Constraints to the Analyses
The assessments used existing data held by States and were constrained by the data, timeframes and financial resources available. Difficulties encountered in applying the same landscape analysis approach across States meant that a range of methods and scales were adopted (as described in the National Technical Overview Report).
- Groundwater data limited: In Queensland and Tasmania there are major limitations due to a paucity of groundwater observation bores.
- Groundwater levels: The most reliable estimates come from Victoria and Western Australia where there has been a much better development of monitoring networks. The method used assumes that water table levels continue to change at the assigned rate of rise (or fall) indefinitely into the future. This takes no account of the likely slowing of rates of regional water table rise as the area of active groundwater discharge increases (when groundwater levels are rising). Increased discharge from areas of lower elevation may protect nearby land from the waterlogging and the development of dryland salinity. It is likely that this method overstate the future extent of shallow water tables. The extent to which the area of shallow water tables are overestimated is likely to be greater in more dissected landscapes than those with little vertical relief.
- Groundwater trends: Even where there were perceived to be good quality groundwater data (e.g. in Victoria, south-west Western Australia), the forecasted groundwater levels to 2020 and 2050 are based on straight-line projection of recent trends in groundwater levels. Due to inadequacies in current methods, accurate groundwater surfaces could not be developed with the existing distributed data. This was also an outcome of the Audit?s Salt Scenarios 2020 project (Campbell et al 2000) focused on the Great Southern region of Western Australia.
- Hazard Assessment: In Queensland, the salinity hazard has been estimated using geological and landscape characteristics, climate, land use and knowledge of existing salinity discharge areas. The groundwater information that was appropriate for use in salinity risk assessment is limited to the southeastern part of the State and was used to estimate dryland salinity extent and risk in the Queensland component of the Murray Darling Basin.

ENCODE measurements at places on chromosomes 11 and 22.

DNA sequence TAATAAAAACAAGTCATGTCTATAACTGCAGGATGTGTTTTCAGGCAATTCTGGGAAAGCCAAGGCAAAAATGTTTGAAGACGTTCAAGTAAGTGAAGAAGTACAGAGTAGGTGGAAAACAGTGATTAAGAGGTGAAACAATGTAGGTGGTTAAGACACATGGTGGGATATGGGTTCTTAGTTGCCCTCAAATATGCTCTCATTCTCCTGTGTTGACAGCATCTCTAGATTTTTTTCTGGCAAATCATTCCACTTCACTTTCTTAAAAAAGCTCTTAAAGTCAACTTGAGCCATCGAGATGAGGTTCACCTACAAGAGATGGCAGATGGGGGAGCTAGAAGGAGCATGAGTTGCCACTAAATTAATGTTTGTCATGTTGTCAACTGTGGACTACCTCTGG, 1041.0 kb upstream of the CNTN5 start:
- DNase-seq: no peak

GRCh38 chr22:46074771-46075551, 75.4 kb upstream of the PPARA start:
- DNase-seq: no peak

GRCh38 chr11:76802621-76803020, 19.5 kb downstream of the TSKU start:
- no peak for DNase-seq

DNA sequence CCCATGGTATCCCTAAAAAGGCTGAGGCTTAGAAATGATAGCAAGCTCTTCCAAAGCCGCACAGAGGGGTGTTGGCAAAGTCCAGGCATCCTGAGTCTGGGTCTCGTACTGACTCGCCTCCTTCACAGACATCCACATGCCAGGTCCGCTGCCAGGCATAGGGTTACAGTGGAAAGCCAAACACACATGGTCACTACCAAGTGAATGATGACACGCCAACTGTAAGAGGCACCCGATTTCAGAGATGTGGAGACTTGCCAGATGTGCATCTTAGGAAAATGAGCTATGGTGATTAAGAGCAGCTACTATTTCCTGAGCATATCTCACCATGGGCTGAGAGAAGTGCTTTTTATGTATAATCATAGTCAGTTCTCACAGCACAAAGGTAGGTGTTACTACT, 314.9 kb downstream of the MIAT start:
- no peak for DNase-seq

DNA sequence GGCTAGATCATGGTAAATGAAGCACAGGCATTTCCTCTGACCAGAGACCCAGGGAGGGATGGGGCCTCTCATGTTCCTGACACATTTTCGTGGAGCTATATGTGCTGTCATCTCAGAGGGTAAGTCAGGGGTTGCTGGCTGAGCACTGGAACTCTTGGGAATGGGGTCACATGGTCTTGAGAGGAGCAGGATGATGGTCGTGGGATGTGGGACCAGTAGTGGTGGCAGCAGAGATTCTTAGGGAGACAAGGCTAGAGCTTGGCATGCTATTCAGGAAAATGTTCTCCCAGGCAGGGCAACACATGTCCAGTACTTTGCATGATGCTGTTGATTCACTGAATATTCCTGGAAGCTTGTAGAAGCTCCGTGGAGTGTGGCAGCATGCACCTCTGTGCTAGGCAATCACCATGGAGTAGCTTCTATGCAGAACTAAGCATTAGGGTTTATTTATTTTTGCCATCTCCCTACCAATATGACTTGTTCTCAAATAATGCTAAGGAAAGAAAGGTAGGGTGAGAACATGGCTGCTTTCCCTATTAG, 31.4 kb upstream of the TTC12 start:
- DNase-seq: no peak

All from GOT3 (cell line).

- Water resources: Impacts of dryland salinity on water resources were not readily assessable due to the lack of monitoring information at the catchment scale.
- Biodiversity: Few data exist on impacts of dryland salinity on flora, fauna and aquatic ecosystems. Western Australia and Victoria provided the main assessments. Limitations in the estimation of the spatial occurrence of shallow watertables, and the lack of threshold information for species? habitats are important research and development issues.
- Variable methods: The State assessments have identified a number of significant information and method limitations in our ability to evaluate the exact extent of the problem and the likely effectiveness of management responses. Existing monitoring and assessment systems for dryland salinity are inadequate for determining with confidence, the current and future extent of dryland salinity across the continent, or for assessing the effects of any remedial or preventative management responses.
- Lack of comparability: The issues of methods used, reporting scale, monitoring bore distribution and density, data quality and availability need to be considered when interpreting the results of the State assessments.
- Monitoring systems: Major improvements are required in monitoring systems. Improvements include better design and performance indicators appropriate to the questions being asked and the scale being considered.
- Measures of success: Because timeframes for measuring responses for some indicators such as salt trends in streams are long, surrogate measures (such as changes in the levels of perennial vegetation) will be required to assess impacts of land use changes/management responses in the short term.
- Future evaluation: Methods and standards to improve the rigour of subsequent national, regional and local scale audits need to be developed. Future Audits to determine the extent and impact of salinity will require improved data sets from those that were readily available within the given timeframe.
- Australian Dryland Salinity Assessment 2000 report
- National Technical Overview Report of the State-based dryland salinity assessments
- Dryland Salinity Evaluation and Monitoring Report
- Australian Groundwater Flow Systems Technical Report
- National Dryland Salinity Program
- National Action Plan for Salinity and Water Quality
Link to the Map Maker to make a map using this information.
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Key supporting references